Modumetal and other category creating companies

I’m often asked about what I look for in startup companies. There really are two answers to this question.

On one hand, for most of my investments I seek a good solid company, with a great management team that can build a good revenue stream in an uncrowded market, which can be acquired at a good premium.

But the ones that get me really excited are those few, rare opportunities to define a completely new category with a world-changing technology. At any point in time, I like to have at least one such company in my portfolio and the current leading candidate is Modumetal ( Modumetal owns a category called nanolaminate composite alloys. In essence, they have found a way to make laminated metals that can take advantage of properties that occur at a nano scale. As you can read on their web site:

Modumetal is a new class of nanolaminated materials that will change design and manufacturing forever. Modumetal is going to change the way that engineers make parts, not just by affording the ultra-high performance of its nano-materials, but also by a process that we call Modumetal by Design™. This process allows engineers to bridge design and manufacturing to realize large-scale finished parts from nanoscale building blocks. Modumetal is a revolutionary nanolaminated alloy system that is stronger and lighter than steel AND can run longer and hotter than nickel-alloys AND is more corrosion resistant and costs less than stainless. Modumetal will replace today’s metals, ceramics and composites in applications, starting with military armor – proceeding to cars, planes, buildings and consumer goods. It is the next generation material that represents a sea change in the age-old tradeoffs between cost, weight and performance.

It is still early in the life of the company, so there is still a great deal of risk. The excitement of being part of company that can change the way things work may not be the most disciplined way to do angel investing, but it sure is what I enjoy. Stay tuned.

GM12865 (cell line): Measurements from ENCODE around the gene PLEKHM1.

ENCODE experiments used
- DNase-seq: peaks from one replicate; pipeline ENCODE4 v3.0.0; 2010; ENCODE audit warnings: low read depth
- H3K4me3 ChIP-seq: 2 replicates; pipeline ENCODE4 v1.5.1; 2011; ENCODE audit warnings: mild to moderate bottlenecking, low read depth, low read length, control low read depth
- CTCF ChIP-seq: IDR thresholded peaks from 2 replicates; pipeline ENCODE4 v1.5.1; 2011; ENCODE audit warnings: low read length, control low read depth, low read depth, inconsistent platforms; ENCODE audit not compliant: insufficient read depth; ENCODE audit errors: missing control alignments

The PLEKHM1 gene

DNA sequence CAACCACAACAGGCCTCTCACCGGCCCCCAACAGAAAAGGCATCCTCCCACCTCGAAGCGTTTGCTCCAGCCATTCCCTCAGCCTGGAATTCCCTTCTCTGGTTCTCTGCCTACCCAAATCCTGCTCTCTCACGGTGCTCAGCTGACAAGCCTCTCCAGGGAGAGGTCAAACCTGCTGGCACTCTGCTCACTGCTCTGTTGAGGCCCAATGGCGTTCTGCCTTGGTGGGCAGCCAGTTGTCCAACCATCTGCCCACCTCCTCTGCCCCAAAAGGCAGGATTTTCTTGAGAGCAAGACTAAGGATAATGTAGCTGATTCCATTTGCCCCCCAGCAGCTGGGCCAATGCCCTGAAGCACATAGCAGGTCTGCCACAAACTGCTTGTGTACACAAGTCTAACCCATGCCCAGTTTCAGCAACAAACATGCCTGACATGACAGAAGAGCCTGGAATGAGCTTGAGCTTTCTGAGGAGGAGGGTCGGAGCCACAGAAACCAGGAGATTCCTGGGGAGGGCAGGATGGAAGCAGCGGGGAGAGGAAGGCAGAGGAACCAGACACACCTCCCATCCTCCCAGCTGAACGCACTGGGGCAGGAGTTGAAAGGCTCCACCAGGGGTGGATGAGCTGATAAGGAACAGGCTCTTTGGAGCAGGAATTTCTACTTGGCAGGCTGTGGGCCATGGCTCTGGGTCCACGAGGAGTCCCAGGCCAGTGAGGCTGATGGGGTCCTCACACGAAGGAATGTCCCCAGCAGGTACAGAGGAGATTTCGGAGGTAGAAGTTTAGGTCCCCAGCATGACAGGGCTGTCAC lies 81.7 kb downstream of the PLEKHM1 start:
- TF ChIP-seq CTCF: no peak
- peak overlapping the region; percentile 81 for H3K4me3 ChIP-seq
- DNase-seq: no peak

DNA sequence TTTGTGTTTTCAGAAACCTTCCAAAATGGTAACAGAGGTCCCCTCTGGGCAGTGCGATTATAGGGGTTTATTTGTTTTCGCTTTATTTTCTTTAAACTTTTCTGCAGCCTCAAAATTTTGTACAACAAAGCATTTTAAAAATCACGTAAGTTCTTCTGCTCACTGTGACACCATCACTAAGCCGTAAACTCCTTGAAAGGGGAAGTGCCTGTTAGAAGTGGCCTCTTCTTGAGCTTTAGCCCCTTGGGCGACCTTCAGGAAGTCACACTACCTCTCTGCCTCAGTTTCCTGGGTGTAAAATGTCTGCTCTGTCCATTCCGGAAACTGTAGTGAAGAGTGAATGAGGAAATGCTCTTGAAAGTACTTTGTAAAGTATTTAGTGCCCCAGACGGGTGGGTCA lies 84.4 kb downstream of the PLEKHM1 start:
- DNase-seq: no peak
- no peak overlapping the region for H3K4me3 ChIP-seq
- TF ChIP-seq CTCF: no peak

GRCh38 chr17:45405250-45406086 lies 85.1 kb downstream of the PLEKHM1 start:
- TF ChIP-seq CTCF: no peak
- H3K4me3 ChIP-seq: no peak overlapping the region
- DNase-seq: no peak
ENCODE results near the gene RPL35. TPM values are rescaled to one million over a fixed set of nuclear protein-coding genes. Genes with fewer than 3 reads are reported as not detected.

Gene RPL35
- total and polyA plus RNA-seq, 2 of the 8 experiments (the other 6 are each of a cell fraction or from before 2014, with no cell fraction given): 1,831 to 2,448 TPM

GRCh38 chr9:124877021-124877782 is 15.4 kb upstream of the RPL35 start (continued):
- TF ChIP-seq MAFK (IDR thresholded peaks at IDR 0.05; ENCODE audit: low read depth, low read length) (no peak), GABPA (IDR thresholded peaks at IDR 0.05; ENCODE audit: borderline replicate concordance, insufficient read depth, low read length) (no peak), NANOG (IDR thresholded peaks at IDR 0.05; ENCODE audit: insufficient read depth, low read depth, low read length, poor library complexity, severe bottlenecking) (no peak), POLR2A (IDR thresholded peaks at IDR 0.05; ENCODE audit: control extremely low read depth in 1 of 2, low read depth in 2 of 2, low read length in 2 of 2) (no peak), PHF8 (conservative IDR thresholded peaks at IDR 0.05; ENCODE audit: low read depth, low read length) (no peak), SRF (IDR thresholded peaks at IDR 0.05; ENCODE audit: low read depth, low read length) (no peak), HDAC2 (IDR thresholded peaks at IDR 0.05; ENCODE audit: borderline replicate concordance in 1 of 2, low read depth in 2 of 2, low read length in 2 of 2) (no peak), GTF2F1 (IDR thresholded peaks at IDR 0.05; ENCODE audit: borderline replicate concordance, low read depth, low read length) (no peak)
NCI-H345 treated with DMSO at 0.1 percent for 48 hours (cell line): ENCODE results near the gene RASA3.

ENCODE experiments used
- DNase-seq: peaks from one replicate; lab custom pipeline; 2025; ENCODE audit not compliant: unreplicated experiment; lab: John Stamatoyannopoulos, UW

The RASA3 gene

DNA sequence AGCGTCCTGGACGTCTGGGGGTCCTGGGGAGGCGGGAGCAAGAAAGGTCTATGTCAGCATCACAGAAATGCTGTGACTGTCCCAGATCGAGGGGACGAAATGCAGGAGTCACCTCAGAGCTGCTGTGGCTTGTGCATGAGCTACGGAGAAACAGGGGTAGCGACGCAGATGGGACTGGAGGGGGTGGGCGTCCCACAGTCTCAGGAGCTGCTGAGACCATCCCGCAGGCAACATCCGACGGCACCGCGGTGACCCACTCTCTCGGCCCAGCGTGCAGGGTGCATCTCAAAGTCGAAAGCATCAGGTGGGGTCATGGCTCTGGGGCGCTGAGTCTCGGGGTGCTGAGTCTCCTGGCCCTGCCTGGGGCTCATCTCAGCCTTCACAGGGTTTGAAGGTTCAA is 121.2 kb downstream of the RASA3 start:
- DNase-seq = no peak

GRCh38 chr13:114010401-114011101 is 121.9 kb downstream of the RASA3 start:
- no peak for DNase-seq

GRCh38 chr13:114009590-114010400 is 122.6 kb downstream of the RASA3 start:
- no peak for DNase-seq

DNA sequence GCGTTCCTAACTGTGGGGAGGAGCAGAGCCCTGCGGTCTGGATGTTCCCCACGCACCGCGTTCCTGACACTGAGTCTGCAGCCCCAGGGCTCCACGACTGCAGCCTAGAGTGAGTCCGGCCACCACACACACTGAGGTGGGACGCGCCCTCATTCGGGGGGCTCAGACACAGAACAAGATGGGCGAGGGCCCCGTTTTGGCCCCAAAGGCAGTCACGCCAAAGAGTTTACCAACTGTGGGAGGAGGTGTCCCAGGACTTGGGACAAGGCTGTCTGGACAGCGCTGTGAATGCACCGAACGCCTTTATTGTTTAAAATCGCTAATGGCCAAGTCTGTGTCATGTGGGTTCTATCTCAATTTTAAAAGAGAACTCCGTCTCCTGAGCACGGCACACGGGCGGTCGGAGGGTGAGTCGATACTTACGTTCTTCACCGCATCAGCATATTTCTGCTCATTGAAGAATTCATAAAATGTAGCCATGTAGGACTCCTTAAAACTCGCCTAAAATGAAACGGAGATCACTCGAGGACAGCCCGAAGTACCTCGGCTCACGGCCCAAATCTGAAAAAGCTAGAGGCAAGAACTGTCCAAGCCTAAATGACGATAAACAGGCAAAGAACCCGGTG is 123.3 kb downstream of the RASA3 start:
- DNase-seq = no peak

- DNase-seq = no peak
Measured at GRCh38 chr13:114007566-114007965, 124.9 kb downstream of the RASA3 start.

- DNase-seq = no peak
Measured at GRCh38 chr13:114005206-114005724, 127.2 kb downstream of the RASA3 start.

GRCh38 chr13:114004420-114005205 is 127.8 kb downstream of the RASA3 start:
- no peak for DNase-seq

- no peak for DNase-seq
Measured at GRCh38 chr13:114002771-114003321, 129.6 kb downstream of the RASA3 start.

Startup Company Boards

Startup companies need good boards. But they often don’t have them.

There are many reasons. First, there really aren’t that many experienced people willing to serve on a startup company boards. And those that are experienced, skilled, and bring a lot of value, generally want to be compensated, which startups can’t really afford.

VCs will serve on boards, but generally when their fund owns 15% or more of the company, so their compensation comes from the fund and the upside from a huge amount of stock.

In contrast, individual angel investors usually only own a very small (<2%) of a company and there is no ready mechanism for their co-investors to compensation.

So.. what makes a good board member? Many startup CEOs believe that the most important factor in choosing a board member is industry experience. I disagree. Industry experience is valuable on an advisory board, but needs to be resident in the company. Some degree of industry experience is, of course, beneficial. But, the following experience is more important on a board:

  • Experience on other boards for high-growth companies;
  • Having been through financings of various sorts;
  • Experience in acquisitions and IPOs to understand the inflection points and needed metrics;
  • A good rolodex relevant to the company;
  • Good chemistry with the CEO and other board members; and
  • A willingness to be direct and outspoken about the company, even if that position is unpopular with management and the board.

To get good board members, a startup company must be willing to compensate board members (as they do management). I’ve spoken with a number of angels and angel groups around the US and found that board stock compensation seems to vary widely. On the West Coast (primarily the Bay Area) and Boston, compensation seems to follow the VC model – no additional compensation is required. However, in much of the rest of the country, options are generally routinely given.

I’d recommend the following package for a pre-A round company: 1% of fully diluted stock, vesting over no more than 2 years. Shorter vesting is generally a very good idea for board members in order to make sure that board members don’t try to act to save their board position rather than do what is right for the company. Of course, if the company is already financed and has suffered the dilution to do so, then the percentage would be less.

I believe that the Angel Capital Association, the Kauffman Foundation, and/or a university business school should conduct a survey on this.